Most studies indicate that early age of onset of seizures is an important correlate of poor cognitive function in epilepsy.30–36 Several studies emphasize that age of onset is, in fact, the most important predictor of cognitive outcome in patients with epilepsy.37,38 In a series of 1,141 patients, Strauss et al.38 demonstrated a linear decline in IQ, from age of onset before 1 year (mean IQ, 84.4) to adult onset (mean IQ, 93.4).
A similar study measured scores of 410 patients with various seizure types:32
|Age of onset||WAIS Full-Scale IQ||Neuropsychological Battery|
for Epilepsy: % at or
above normal limits
The question of whether younger patients are at greater risk for cognitive change as adults remains unanswered. Neyens' longitudinal study found that children who had an earlier age of onset had a smaller gain in FSIQ score during 1.5 years of follow-up than did children with later-onset seizures.28 Poor prognosis may result from disruption of intellectual development at an earlier age.28 Children with later-onset seizures may have a greater opportunity for intellectual growth before being affected by seizures. Support for this theory is provided by Gomez’s study of the prevalence of mental retardation in children with tuberous sclerosis.34 Mental retardation was observed in 72 of 79 children with seizure onset before age 1 year, whereas only 6 of 25 children with seizures after age 4 exhibited mental retardation.
Holmes53 explored the role of age at seizure onset in the cognitive outcome of rodents. He induced status epilepticus (SE) with kainic acid in prepubescent and mature rats and then compared their mental development. The mature group showed greater cognitive impairment, suggesting a role for neuronal plasticity in adapting to the adverse consequences of severe seizures. A similar protective effect during early human development may exist, but studies have not yet demonstrated this protection. It is possible that this effect is indeed found in humans but that underlying structural damage causes irreversible cognitive dysfunction that masks any independent effect of seizures.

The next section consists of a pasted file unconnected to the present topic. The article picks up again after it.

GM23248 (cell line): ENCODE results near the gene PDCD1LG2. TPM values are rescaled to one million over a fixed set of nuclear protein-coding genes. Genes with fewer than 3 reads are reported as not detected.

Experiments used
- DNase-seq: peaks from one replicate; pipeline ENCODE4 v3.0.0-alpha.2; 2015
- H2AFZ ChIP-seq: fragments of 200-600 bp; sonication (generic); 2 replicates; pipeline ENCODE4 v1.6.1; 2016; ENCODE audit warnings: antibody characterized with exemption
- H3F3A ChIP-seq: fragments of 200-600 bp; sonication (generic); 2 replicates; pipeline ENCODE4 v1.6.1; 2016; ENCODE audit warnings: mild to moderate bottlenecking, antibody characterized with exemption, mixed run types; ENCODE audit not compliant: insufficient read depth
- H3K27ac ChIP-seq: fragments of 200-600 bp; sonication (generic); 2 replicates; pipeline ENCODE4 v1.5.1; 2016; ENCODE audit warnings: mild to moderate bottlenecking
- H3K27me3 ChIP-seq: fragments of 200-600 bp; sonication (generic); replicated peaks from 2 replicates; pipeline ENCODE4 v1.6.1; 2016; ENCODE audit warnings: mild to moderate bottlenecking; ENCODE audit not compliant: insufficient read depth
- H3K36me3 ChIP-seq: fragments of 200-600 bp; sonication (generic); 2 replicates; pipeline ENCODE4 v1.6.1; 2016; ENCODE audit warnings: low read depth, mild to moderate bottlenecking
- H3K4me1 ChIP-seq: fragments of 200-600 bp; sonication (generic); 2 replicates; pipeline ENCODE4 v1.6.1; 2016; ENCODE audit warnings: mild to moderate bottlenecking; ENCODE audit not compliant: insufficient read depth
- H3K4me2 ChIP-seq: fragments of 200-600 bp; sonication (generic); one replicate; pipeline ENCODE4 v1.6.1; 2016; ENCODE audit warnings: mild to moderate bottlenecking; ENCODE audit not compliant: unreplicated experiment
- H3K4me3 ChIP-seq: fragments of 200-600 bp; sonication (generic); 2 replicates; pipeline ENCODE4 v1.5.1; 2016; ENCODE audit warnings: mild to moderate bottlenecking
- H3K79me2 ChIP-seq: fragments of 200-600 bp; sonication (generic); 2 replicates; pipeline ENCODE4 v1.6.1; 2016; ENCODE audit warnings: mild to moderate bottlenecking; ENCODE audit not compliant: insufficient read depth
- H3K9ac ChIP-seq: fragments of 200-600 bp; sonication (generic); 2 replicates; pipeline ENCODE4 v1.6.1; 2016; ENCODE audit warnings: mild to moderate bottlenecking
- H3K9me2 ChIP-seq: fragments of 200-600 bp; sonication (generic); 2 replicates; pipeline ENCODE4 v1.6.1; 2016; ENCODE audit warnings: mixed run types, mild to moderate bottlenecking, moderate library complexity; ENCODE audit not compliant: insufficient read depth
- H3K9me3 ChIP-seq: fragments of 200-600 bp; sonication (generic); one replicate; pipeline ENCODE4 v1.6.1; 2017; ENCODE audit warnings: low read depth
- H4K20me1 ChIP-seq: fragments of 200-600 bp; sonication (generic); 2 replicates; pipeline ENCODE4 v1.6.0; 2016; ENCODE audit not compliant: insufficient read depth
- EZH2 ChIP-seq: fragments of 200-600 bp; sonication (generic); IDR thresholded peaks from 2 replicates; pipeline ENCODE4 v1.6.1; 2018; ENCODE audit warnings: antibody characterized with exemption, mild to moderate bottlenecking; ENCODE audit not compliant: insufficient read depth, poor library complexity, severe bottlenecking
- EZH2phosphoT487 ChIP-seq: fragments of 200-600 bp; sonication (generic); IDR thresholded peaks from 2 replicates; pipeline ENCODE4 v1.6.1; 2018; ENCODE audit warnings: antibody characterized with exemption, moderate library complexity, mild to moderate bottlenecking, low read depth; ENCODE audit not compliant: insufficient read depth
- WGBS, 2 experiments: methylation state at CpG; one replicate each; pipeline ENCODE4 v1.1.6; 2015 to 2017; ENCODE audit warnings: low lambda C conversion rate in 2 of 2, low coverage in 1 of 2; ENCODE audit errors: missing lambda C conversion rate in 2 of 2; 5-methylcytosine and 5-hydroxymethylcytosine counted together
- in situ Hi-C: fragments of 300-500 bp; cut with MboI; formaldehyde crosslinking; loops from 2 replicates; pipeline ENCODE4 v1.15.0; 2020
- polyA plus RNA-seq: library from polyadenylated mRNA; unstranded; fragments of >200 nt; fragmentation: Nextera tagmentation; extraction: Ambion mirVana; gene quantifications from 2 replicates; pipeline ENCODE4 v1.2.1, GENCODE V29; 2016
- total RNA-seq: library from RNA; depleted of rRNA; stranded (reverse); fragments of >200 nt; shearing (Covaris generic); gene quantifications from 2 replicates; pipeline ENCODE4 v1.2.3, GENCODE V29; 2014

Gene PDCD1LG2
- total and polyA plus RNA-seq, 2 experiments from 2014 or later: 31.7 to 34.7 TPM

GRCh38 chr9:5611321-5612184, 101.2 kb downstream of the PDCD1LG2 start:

In monozygotic twins with the same form of epilepsy but different seizure frequency, the twin with the more frequent seizures showed greater cognitive impairment.43 Another twin study involved two sets of twins with tuberous sclerosis. One twin from each set experienced frequent generalized seizures, whereas the second twin had infrequent or short-lived seizures. The more severely affected twins were more likely to be mentally retarded.34
Another group found that significant cognitive impairment was best correlated with the number and severity of seizures.44 The number of seizures around the time of testing was not correlated with IQ changes, however, consistent with a slowly progressive and sustained effect of seizures.
Long duration of epilepsy is another factor associated with cognitive decline.23,40,45 Jokeit and Ebner46 separated patients with epilepsy into groups on the basis of seizure duration. Their statistics showed that patients with epilepsy of more than 30 years’ duration had significantly lower Full-Scale IQ scores than patients with a duration of epilepsy of 15 to 30 years or fewer than 15 years.
A statistic derived from duration of seizures is “years with seizures.”40 This number is obtained by subtracting the number of 12-month periods in which no seizures occurred from the number of years since onset. Years with seizures showed a stronger negative correlation to intelligence than did simple number of years since onset.40 Other researchers have found that years with seizures may be the best way to relate time to neuropsychological functioning in epilepsy, because it combines measurement of frequency of attacks with the length of time over which they occurred.47
Education also may contribute to the effects of epilepsy duration and cognitive outcome. Jokeit and Ebner46 found that patients with higher educational levels had stable Full-Scale IQs for longer periods. This suggests that education level as an indicator of higher brain reserve may contribute to cognitive preservation, a theory that has been similarly advanced for other neurologic disorders.48–52
Reviewed and revised May 2004 by Steven C. Schachter, MD, epilepsy.com Editorial Board.
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